6 Low-Commission Brokers that Make Our Cut

By David Sterman
November 22, 2010

Updated: August 27, 2012

For most investors, the arms race among the online brokers may seem like overkill. The exploding array of choices and tools offered by many firms now greatly exceeds the need or grasp of many investors.

Low trading commissions, easy-to-use interfaces, and a broad range of educational materials are almost always all that is needed. With that in mind, here are six basic online brokers that should more than satisfy the needs of most investors.

[To check out more recent changes in online trading read What to Look for When Choosing an Online Broker in 2011.]

TDameritrade.com
This firm has been so successful that its founders were able to buy the Chicago Cubs baseball team in 2009. The key to their success is their ability to stay one step ahead of the pack. Ameritrade (before it was bought by Toronto Dominion Bank) always offered low trading commissions and a straight-ahead no fuss trading platform. 

Rivals eventually copied that approach, and TDameritrade stayed one step ahead by acquiring thinkorswim.com in 2009. Thinkorswim had become a leading player in the world of options trading, and by coming together, Ameritrade can now offer the most robust options trading platform among the plain Jane online brokerage sites.

Need to know: All stock trades are $9.99. A basket of no-commission ETFs, no-load mutual funds cost $50, options trades are $10 plus $0.75 per contract, U.S. Treasuries cost $25 per trade, futures are $3.50 per contract, margin interest ranges from 7%, depending on balances. The website also offers a wide range of third-party research.

E*Trade.com
Along with ameritrade, E*Trade has been very popular among retail investors. The company had a financial scare in 2008 thanks to an ill-fated move into mortgages, but is now on more solid financial footing. E*Trade is seen as a technology innovator, continually rolling out new features to exploit the latest trends. For example, E*Trade was an early developer of trading platforms for smartphones and is quickly establishing a strong presence among iPad users.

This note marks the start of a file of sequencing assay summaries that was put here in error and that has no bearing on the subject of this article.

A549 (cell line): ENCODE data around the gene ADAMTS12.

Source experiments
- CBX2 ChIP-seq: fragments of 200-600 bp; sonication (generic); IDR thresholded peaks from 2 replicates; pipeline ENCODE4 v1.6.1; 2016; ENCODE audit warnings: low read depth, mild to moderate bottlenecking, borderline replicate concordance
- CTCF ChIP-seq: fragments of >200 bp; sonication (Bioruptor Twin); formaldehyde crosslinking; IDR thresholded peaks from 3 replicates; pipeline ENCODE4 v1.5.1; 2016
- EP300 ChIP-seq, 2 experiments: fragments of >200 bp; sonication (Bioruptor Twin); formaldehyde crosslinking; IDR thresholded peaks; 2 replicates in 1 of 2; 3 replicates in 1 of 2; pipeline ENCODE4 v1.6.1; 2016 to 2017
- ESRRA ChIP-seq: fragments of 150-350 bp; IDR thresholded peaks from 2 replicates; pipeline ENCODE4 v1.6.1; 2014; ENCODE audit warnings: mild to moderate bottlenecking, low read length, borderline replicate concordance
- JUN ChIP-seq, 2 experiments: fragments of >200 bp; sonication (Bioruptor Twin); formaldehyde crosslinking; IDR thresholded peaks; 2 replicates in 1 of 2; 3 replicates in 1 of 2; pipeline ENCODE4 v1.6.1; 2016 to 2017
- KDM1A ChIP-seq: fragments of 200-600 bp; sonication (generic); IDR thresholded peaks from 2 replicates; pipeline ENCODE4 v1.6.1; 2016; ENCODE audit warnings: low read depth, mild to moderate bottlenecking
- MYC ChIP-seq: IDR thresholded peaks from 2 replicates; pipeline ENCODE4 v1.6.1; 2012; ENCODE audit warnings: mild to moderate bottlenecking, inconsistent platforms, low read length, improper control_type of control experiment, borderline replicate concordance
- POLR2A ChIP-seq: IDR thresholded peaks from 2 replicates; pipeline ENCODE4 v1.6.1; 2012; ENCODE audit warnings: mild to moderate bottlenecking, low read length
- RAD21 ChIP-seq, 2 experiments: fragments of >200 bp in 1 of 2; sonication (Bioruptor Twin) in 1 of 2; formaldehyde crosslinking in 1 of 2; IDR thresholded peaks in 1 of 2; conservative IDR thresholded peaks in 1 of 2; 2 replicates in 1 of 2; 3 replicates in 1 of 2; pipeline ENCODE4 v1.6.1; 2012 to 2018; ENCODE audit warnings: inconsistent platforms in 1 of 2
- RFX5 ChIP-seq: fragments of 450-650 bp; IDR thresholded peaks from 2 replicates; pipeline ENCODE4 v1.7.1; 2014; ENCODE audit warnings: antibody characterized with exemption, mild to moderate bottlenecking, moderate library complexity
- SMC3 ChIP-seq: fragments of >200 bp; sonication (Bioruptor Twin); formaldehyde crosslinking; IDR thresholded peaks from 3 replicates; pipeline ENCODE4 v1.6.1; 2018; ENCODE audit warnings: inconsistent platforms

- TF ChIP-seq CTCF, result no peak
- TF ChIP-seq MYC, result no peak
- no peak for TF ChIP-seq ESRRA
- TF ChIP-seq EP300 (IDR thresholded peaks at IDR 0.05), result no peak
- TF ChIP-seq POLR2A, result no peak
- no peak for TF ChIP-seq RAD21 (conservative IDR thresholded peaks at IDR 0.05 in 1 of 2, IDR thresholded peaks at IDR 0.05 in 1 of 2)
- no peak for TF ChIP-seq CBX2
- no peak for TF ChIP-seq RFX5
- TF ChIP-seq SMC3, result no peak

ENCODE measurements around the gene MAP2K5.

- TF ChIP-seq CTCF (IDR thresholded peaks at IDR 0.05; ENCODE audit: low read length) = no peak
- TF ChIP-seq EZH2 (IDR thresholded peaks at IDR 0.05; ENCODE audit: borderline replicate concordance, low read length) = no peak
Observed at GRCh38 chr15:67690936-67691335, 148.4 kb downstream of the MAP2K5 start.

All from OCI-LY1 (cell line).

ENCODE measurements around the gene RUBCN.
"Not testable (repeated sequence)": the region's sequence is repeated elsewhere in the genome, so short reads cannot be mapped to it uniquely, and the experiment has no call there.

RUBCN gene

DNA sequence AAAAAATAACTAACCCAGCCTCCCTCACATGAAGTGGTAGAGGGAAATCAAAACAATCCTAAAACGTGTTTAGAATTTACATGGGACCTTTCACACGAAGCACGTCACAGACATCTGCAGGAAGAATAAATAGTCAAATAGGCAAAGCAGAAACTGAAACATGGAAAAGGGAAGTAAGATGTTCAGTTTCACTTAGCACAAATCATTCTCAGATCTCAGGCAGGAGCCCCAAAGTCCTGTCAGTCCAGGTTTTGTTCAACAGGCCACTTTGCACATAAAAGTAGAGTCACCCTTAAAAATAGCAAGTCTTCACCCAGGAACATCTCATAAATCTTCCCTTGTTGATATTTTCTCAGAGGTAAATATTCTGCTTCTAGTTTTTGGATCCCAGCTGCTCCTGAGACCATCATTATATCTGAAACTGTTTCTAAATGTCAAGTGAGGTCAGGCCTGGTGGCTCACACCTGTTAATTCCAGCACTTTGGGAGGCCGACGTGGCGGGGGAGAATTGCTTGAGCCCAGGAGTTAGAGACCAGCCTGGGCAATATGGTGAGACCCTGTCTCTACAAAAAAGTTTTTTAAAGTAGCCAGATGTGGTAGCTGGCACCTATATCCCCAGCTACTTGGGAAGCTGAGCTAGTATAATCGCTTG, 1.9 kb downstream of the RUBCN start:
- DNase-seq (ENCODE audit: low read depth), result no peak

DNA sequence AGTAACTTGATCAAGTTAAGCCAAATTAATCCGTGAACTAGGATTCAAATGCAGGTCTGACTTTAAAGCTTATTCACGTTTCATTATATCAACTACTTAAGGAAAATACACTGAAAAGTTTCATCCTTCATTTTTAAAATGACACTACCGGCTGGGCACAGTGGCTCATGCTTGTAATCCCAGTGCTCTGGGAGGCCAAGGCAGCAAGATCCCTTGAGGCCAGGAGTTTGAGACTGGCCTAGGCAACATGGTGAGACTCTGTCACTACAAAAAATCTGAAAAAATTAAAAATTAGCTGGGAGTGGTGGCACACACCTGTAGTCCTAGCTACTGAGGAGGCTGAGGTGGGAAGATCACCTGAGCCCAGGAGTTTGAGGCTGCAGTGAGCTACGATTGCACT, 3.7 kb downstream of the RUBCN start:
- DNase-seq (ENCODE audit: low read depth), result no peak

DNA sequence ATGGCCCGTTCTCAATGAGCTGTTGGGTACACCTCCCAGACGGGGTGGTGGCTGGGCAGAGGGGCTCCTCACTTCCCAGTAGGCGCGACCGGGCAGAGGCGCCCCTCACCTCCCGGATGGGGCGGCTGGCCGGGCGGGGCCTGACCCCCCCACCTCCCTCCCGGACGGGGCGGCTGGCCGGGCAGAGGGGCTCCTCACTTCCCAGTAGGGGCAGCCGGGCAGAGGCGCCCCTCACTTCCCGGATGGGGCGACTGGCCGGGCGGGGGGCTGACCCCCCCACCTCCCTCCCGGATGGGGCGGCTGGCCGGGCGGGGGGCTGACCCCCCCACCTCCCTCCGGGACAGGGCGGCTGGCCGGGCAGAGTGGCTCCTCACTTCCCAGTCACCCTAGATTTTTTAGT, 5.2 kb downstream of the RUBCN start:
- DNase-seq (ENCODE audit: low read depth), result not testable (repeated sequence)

Need to know: Fees are roughly similar to Ameritrade's noted above. The company's Power E*Trade pro offers a very comprehensive set of analytical and trade execution tools. E*Trade operates 30 retail branches around the country to help investors get started.  

Fidelity.com
Over the last two years, investors have made a very big push into exchange-traded funds (ETFs) which are like industry or country-targeted mutual funds but without the costs associated with fund managers. In response, major fund managers are trying to get in on the ETF action in a big way. Fidelity has established a comprehensive set of ETF research tools, and even offers a few of the most popular ETFs without any trading commissions.

Need to know: In a bid to steal market share, Fidelity undercuts key rivals on price, offering $8 stock and options trades (each option contract costs an extra $0.75). U.S. Treasuries can be bought for no cost (online only), while other bonds cost $1 each (per $1,000 increment). Offers more than 1,000 mutual funds that carry no trading costs. Margin interest rates are slightly lower than key rivals.

Vanguard.com